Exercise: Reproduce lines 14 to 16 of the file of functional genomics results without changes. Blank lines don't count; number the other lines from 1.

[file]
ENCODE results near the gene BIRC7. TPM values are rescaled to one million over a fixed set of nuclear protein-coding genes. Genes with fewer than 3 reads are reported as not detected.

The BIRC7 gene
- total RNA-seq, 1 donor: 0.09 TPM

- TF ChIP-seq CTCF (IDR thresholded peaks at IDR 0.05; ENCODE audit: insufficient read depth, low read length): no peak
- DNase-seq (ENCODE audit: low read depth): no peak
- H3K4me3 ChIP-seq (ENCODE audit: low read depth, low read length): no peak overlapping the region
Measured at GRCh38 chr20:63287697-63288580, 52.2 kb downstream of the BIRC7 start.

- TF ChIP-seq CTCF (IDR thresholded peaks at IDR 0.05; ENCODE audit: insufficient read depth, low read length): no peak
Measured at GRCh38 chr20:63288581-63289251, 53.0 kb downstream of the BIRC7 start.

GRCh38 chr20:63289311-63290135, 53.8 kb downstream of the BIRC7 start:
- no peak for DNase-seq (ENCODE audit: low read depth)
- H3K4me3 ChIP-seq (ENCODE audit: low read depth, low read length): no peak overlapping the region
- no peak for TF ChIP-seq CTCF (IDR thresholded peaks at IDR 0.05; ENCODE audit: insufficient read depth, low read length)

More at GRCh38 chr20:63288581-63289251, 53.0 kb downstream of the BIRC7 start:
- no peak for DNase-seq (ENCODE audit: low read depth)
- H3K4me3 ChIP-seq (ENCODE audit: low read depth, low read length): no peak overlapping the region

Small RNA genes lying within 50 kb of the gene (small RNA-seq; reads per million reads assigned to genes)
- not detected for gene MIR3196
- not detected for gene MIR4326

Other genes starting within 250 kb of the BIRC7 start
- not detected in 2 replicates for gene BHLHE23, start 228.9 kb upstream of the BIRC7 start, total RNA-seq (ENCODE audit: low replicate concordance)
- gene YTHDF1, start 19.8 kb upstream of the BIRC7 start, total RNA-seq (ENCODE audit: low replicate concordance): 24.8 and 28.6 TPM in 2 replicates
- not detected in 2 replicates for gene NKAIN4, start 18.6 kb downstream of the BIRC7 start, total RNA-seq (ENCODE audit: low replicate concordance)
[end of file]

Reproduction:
More at GRCh38 chr20:63288581-63289251, 53.0 kb downstream of the BIRC7 start:
- no peak for DNase-seq (ENCODE audit: low read depth)
- H3K4me3 ChIP-seq (ENCODE audit: low read depth, low read length): no peak overlapping the region